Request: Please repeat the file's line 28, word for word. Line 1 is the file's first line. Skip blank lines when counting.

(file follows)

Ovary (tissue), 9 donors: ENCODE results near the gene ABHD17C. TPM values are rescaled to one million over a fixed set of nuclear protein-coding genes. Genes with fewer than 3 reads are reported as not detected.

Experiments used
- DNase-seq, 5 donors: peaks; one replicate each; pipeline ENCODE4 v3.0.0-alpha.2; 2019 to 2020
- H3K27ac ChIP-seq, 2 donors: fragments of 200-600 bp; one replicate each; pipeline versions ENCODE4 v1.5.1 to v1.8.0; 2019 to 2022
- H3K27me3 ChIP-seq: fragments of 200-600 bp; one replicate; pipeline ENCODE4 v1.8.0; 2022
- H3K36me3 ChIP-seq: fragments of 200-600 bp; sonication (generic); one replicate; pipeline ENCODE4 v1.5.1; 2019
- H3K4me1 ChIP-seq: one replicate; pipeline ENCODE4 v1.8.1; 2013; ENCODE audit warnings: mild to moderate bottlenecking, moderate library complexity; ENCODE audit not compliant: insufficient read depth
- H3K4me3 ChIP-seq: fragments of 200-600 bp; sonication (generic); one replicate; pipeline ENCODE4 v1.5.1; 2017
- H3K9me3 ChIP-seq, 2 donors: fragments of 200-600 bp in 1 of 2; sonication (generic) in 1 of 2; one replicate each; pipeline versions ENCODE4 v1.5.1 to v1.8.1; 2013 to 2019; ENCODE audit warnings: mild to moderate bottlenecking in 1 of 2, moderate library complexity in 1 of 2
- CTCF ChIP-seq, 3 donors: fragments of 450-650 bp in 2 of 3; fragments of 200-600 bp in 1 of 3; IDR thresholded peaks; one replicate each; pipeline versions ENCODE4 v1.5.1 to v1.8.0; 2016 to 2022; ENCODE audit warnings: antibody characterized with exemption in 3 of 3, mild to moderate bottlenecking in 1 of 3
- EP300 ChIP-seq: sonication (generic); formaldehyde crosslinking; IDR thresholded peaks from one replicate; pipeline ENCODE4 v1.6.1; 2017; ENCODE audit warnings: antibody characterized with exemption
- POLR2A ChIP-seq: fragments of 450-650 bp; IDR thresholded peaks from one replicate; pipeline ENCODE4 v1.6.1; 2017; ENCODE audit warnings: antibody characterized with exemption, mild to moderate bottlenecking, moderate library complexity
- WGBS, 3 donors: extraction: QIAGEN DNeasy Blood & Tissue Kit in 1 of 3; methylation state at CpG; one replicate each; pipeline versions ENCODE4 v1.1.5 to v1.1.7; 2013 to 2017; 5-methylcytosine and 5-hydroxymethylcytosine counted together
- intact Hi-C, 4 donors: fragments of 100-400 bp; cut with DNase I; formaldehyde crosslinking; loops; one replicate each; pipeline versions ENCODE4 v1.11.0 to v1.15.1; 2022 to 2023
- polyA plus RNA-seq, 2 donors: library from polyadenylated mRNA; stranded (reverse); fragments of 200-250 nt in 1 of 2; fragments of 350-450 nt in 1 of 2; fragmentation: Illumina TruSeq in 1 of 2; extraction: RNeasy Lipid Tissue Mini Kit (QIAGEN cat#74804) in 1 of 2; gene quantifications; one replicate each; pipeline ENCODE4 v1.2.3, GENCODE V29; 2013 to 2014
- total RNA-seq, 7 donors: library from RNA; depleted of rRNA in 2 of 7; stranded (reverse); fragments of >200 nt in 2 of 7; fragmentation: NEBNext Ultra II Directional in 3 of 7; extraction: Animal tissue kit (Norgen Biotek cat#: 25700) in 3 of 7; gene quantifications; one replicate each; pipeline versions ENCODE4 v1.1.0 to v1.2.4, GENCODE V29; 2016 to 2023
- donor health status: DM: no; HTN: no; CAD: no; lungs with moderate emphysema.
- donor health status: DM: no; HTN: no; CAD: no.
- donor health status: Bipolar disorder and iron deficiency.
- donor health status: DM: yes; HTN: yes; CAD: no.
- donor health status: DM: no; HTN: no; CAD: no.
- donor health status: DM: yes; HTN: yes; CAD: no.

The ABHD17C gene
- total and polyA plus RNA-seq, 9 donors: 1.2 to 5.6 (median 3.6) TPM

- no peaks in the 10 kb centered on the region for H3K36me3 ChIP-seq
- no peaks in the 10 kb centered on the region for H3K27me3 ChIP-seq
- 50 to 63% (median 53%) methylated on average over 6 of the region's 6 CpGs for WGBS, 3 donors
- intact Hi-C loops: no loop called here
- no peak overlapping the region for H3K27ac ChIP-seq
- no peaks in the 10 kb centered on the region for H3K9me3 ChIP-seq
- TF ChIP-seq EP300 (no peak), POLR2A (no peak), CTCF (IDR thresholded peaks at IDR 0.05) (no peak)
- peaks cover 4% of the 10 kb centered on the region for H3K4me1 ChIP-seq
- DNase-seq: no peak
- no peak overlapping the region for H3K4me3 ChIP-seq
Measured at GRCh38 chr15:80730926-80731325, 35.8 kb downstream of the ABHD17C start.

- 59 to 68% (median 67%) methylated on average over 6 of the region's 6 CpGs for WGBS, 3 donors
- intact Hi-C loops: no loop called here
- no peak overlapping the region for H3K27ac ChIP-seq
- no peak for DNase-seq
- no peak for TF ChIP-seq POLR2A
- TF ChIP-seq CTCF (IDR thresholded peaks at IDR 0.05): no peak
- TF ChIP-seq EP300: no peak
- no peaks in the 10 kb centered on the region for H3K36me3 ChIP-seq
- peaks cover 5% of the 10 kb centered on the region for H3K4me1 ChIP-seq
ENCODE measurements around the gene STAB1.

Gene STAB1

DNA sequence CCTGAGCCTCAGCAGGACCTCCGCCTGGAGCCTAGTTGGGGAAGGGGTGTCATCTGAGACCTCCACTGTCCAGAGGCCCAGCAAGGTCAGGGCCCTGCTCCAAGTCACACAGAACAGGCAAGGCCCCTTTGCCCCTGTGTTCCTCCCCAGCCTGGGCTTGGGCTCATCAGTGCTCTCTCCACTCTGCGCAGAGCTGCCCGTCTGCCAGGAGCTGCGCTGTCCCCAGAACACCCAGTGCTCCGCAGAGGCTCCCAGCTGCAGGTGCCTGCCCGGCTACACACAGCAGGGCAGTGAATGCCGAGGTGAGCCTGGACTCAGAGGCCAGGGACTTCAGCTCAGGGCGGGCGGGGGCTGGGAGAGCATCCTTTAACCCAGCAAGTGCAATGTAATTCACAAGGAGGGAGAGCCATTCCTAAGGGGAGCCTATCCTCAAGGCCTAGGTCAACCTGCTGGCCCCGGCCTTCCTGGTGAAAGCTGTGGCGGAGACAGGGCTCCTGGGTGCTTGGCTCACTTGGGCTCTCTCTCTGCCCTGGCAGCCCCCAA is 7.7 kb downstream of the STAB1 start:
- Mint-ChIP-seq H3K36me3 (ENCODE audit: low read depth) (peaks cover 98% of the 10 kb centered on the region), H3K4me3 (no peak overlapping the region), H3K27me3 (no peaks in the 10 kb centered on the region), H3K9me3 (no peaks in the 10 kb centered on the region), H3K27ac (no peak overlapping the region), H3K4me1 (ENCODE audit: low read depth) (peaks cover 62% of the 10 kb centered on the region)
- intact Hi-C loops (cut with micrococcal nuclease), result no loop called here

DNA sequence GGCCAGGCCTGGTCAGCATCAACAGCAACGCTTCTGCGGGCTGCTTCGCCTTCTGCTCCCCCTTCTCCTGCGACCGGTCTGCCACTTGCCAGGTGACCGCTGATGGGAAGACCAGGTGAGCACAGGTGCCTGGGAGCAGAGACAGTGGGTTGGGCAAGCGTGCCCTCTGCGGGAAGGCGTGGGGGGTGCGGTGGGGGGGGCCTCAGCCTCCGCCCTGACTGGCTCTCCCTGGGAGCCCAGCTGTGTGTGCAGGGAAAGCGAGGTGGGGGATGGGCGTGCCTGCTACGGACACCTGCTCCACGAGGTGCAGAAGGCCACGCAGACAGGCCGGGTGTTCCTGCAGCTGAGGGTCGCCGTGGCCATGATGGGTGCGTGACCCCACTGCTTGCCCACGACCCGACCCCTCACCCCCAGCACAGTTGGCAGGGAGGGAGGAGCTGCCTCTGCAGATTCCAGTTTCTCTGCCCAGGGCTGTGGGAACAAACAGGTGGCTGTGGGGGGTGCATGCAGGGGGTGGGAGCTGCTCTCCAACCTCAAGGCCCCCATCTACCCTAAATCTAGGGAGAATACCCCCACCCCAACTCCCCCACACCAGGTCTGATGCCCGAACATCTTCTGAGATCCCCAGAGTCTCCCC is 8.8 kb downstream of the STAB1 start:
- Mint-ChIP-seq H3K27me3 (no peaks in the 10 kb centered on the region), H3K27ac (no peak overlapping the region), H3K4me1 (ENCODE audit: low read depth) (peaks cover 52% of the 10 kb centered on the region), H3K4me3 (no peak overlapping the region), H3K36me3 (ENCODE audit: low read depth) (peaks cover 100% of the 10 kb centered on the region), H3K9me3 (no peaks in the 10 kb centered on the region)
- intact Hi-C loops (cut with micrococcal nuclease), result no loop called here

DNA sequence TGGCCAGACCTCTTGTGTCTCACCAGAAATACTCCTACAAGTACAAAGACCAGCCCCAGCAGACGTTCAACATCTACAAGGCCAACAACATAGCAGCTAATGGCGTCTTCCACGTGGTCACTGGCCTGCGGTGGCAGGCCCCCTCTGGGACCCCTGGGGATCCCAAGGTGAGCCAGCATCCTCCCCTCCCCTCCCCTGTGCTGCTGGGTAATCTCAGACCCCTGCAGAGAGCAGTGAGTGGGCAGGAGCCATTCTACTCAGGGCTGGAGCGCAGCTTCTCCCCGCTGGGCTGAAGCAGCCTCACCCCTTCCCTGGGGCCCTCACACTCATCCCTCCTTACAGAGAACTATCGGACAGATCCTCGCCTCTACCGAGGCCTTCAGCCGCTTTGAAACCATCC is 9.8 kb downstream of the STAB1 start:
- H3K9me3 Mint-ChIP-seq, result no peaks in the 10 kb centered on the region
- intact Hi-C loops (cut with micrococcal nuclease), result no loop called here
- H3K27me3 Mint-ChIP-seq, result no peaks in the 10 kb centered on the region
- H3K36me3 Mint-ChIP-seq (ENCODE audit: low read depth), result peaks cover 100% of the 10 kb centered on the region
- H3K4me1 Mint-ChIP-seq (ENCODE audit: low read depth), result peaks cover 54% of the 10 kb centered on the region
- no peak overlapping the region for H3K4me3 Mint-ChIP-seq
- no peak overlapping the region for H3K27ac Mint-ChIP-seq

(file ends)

- intact Hi-C loops: no loop called here